The alliance is a natural one, many say.
Burnellís plan is an outgrowth of the Christian Reconstruction movement, a backlash against the Civil Rights advances of the 1960s, Potok said.
Such movements often combine fundamentalist theology with Confederate nostalgia, a mix that can be traced back to the writings of Robert Dabney, chaplain to Confederate Gen. Thomas ďStonewallĒ Jackson.
The creation of ChristianExodus.org is just another sign that separatist sentiment is rising in the South, said Potok. (Potok pointed out that Texas already has its own neo-Confederate secessionist movement called The Republic of Texas.)
Burnellís program ďis very, very similar to the original Confederacy,Ē said Harry Singleton, a professor of religion and philosophy at Benedict College. ďBasically what theyíre trying to do is re-establish a reality where for them the divine and the secular mesh.Ē
Burnell said South Carolina was chosen because it is a small, conservative state, where the group would have a head start.
His plan resonates with at least one other prominent South Carolina fundamentalist group.
ďAnything that moves more Christians to South Carolina who want to live under Godís law sounds good to me,Ē said Steve Lefemine, director of Columbia Christians For Life.
But other Christians are troubled by ChristianExodus.org.
ďThis is what I would consider, even for our state, a very bizarre kind of approach,Ē said the Rev. Brenda Kneece, executive minister of the South Carolina Christian Action Council, an interdenominational advocacy group. ďOur state has its challenges, and we are a state (that) tried to secede from the Union in the past … but there are also many people in South Carolina who want to live our faith out, and we donít feel any empathy for bizarre, unreal ideas like this.Ē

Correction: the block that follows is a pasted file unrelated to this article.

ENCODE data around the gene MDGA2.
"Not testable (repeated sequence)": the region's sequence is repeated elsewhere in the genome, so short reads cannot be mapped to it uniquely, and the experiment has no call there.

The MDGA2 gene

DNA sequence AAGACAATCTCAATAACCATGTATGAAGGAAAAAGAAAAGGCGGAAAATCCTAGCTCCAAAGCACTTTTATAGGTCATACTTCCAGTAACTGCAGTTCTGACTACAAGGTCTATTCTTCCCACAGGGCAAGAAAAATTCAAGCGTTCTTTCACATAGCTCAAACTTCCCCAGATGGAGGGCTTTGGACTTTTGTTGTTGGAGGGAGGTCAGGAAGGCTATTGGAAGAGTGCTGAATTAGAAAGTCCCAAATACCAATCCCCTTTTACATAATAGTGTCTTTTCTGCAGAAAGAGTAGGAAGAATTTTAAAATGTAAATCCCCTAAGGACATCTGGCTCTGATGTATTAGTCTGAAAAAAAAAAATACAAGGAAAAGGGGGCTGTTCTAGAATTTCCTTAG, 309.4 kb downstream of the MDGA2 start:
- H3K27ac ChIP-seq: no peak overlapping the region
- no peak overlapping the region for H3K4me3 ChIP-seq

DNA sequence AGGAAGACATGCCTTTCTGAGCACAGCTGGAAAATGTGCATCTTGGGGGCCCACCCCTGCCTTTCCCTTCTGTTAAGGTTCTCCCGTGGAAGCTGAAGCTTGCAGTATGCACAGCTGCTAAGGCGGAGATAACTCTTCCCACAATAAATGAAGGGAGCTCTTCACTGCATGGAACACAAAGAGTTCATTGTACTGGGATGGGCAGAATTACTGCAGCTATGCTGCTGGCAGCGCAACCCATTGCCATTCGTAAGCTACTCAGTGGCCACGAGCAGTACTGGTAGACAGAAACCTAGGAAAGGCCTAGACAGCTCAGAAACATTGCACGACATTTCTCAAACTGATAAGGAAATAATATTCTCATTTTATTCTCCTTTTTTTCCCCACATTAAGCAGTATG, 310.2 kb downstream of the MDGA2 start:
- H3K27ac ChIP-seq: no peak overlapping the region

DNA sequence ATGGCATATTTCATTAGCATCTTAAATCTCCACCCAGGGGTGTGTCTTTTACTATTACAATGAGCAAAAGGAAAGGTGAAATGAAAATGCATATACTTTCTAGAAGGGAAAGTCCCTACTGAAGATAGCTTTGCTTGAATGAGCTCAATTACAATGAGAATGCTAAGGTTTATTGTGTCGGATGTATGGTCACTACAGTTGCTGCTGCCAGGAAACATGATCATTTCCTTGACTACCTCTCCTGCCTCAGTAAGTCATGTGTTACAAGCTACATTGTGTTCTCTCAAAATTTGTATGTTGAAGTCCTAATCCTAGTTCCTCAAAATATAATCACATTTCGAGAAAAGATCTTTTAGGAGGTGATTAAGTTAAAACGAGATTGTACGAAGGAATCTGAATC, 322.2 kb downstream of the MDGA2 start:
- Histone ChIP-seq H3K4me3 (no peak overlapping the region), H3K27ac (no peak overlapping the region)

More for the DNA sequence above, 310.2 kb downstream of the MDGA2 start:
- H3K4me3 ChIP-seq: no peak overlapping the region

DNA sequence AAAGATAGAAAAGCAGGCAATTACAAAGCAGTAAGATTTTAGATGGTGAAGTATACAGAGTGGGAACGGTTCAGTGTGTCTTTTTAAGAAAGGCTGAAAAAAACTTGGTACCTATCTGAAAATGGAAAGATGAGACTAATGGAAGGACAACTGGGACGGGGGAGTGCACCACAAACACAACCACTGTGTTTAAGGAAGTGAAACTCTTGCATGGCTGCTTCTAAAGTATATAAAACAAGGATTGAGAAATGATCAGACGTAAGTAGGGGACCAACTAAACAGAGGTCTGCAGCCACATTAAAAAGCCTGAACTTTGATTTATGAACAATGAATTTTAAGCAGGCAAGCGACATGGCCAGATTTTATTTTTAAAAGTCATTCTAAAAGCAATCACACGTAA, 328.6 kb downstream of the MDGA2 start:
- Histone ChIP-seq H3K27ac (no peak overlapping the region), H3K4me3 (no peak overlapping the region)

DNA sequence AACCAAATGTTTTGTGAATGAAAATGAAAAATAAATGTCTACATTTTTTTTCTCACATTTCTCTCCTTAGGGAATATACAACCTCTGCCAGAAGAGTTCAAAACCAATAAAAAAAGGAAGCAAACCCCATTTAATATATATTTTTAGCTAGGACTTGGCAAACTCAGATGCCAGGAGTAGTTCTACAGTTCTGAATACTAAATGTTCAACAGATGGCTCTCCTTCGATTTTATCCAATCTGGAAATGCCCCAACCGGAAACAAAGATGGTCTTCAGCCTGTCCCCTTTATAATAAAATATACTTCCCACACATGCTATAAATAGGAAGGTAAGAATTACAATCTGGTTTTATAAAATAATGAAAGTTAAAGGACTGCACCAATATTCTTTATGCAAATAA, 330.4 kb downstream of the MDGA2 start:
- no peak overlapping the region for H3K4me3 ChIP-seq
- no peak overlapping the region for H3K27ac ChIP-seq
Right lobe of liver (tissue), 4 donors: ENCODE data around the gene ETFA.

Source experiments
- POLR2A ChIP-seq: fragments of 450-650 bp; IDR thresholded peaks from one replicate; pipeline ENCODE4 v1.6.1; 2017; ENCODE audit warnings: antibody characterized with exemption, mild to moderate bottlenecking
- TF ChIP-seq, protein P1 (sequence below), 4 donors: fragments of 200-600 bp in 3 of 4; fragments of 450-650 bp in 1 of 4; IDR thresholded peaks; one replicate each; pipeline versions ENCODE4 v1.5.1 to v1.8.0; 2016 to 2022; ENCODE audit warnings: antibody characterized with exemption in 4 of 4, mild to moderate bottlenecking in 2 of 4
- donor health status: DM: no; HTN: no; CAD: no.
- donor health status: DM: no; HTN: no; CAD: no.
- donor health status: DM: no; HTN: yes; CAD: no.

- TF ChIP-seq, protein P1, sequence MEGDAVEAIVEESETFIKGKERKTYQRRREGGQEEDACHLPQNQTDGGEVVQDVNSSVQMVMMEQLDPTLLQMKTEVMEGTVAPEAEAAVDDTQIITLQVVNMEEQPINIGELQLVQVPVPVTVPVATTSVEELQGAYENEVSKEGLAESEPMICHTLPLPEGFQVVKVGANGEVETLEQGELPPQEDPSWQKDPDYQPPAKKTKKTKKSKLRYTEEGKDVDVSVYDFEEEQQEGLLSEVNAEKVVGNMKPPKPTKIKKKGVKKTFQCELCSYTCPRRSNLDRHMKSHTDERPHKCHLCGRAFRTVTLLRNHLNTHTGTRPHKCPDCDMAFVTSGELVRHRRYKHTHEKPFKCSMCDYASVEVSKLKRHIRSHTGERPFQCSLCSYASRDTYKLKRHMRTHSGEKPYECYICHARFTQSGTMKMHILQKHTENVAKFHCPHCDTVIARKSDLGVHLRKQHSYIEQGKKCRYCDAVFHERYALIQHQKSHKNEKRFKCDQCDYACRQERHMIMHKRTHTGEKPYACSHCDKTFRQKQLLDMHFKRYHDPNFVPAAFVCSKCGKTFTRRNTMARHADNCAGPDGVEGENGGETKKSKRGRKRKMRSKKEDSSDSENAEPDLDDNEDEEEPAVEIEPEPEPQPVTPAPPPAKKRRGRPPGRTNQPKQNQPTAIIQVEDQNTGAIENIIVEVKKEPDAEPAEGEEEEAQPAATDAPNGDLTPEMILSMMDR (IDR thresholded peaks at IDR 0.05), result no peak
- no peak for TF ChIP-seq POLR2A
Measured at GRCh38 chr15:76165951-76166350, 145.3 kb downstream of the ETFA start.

The Rev. Carlisle Driggers, executive director of the 740,000-member S.C. Baptist Convention, the stateís largest Christian denomination, was surprised that a group would propose a secession movement here.
ďSouth Carolina is a patriotic state, with a real love of family and a clear commitment to this country in the past century,Ē Driggers said. ďI canít imagine this plan being received well at all in this state.Ē
No matter the planís reception in South Carolina, Burnellís ultimate goal of state independence is highly unlikely, say legal scholars.
ďThat was settled in 1865,Ē said USC law professor Eldon Wedlock Jr. ďItís established that the United States is a union of all its people, not a union of sovereign states.
ďTo change that would require nothing less than a constitutional amendment, and I donít see that happening. Itís a preposterous idea.Ē
Realistically, itís likely Burnellís movement will dissipate well before its first 12,000-strong migration, scholars say.
ďThatís what typically happens to these movements,Ē said Potok. ďSometimes theyíll form an isolated community. Thereís one in Moscow, Idaho, with its own college, for example.Ē
But most peter out because of financial difficulties or internal squabbles, Potok said.
More troubling, Carter said, is what the increasing presence of such groups might mean for the South and the country as a whole.
ďEver since the evangelical movements of the 17th century, weíve had groups of Americans who are repulsed by worldliness and secularism. But itís only recently that weíve seen such groups spew such venom and hatred toward that world.Ē